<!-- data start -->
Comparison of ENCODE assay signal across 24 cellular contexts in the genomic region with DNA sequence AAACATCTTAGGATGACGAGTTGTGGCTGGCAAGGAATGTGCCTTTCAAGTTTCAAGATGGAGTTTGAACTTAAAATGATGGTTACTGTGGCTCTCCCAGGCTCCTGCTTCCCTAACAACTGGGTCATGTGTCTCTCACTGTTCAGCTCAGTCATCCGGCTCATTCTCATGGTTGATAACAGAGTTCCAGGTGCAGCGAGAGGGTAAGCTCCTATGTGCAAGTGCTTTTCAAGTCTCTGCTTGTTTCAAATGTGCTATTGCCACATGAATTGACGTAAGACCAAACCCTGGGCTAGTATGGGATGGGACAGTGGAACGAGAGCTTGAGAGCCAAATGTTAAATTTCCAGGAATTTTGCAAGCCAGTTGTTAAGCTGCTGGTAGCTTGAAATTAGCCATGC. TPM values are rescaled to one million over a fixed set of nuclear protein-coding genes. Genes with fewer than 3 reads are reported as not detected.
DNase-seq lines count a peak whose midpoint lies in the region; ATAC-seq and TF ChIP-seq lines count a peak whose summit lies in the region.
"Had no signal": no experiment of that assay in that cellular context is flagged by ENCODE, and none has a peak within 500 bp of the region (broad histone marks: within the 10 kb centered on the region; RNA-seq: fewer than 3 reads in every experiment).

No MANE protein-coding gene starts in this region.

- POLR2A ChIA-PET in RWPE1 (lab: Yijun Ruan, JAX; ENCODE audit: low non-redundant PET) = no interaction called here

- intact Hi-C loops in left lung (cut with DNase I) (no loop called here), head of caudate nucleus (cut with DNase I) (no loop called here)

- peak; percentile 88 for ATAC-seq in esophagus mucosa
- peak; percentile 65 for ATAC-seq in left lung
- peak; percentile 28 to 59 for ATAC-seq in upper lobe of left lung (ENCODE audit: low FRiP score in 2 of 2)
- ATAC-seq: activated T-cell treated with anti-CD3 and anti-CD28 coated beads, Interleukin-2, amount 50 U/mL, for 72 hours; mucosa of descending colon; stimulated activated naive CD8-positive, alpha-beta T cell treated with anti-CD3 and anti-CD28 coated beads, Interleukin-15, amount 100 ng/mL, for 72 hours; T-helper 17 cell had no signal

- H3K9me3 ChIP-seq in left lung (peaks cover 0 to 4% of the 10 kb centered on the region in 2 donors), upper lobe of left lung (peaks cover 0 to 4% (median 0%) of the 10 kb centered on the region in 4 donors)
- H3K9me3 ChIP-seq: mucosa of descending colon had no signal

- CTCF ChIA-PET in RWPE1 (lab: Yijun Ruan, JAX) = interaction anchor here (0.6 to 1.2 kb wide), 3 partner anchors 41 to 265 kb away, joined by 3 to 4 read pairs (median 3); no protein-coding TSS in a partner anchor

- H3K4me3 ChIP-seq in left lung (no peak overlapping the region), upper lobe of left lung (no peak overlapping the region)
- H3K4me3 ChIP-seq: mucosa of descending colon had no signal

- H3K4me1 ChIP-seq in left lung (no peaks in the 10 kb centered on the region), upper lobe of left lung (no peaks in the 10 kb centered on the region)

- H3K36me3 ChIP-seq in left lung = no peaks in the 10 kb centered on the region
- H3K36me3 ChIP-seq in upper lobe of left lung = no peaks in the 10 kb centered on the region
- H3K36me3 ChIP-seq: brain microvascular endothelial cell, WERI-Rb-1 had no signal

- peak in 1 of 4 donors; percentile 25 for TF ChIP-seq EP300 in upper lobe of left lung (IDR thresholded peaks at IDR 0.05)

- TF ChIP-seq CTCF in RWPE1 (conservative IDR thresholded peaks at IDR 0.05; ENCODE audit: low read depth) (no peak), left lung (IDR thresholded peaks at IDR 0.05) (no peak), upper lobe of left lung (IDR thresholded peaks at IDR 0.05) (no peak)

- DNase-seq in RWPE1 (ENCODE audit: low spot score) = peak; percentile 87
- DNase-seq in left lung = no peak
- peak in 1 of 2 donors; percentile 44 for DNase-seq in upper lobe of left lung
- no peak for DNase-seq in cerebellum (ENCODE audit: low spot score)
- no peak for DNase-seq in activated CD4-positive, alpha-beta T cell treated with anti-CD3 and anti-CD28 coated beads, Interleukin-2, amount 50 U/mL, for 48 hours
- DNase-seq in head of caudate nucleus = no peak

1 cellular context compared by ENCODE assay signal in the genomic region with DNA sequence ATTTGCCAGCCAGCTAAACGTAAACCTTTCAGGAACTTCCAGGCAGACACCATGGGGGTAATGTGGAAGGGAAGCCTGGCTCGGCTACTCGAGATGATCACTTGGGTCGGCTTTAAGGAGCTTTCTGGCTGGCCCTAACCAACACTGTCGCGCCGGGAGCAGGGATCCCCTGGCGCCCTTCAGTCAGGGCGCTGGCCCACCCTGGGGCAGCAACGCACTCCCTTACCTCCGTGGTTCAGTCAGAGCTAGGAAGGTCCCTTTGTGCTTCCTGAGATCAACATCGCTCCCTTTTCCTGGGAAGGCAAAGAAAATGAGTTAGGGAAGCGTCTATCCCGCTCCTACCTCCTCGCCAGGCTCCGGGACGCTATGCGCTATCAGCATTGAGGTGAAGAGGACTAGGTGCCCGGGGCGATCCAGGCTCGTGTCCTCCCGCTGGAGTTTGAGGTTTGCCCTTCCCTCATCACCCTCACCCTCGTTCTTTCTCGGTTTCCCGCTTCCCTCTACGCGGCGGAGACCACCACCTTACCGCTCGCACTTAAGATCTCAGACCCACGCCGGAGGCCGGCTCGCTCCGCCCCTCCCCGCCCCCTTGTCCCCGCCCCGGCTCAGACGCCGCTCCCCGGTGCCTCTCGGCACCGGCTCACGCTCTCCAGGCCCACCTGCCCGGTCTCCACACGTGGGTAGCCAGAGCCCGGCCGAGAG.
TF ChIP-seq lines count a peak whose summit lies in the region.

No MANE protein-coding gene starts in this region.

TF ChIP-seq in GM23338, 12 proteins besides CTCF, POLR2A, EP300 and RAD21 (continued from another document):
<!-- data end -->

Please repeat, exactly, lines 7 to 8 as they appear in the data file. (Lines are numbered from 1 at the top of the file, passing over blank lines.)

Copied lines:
- peak; percentile 88 for ATAC-seq in esophagus mucosa
- peak; percentile 65 for ATAC-seq in left lung